If the empty receiver is not going to be tared, add the material to the receiver, and place the receiver on the balance in the center of the pan. Record the weight, and transfer the weighed material to the final flask or receiver; then reweigh the original weighing receiver by returning it to the same position on the pan. The second weight represents the sum of the weights of the receiver and the untransferred material; subtract this sum from the sum of the total material weight and the receiver weight to determine the weight of the transferred material.
This method may be described as quantitative transfer. The material is added to the tared receiver, the amount is determined by difference, and then the whole amount is transferred quantitatively (e.g., by using a solvent) to the final receiver.
Materials-Handling Safety Procedures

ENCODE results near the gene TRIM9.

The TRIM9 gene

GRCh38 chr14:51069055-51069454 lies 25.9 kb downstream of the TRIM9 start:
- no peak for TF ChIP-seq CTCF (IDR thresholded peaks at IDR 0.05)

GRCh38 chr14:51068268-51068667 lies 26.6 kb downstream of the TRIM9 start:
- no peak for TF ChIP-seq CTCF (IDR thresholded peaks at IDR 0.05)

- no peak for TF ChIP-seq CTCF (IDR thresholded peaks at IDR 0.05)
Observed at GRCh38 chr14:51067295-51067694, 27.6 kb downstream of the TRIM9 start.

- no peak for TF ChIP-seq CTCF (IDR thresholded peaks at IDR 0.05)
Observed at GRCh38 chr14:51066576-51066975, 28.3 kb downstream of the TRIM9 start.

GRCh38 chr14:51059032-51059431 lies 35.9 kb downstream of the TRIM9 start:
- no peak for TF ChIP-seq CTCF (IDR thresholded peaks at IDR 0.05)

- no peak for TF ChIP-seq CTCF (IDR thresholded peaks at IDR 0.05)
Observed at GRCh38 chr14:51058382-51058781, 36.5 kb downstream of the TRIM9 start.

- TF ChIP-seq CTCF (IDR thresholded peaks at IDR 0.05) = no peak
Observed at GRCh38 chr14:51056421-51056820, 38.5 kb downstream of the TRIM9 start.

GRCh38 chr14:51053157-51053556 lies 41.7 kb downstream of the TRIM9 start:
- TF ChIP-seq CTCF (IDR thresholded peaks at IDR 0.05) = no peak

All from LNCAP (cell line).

The operator must be familiar with precautions described in the Material Safety Data Sheet for the substance before weighing it. Hazardous materials must be handled in an enclosure having appropriate air filtration. Many substances are extremely toxic, are possibly allergenic, and may be liquids or finely divided particles. A mask that covers the nose and mouth should be used to prevent any inhalation of chemical dust. Gloves should be used to prevent any contact with the skin. [NOTE—The use of gloves is good practice for handling any chemical. If it is necessary to handle the container being weighed, the operator should put on gloves, not only for self-protection but also to prevent moisture and oils from being deposited on the weighed container.] During a weighing, the operator may be exposed to high concentrations of the pure substance; therefore, the operator must carefully consider these possibilities at all times.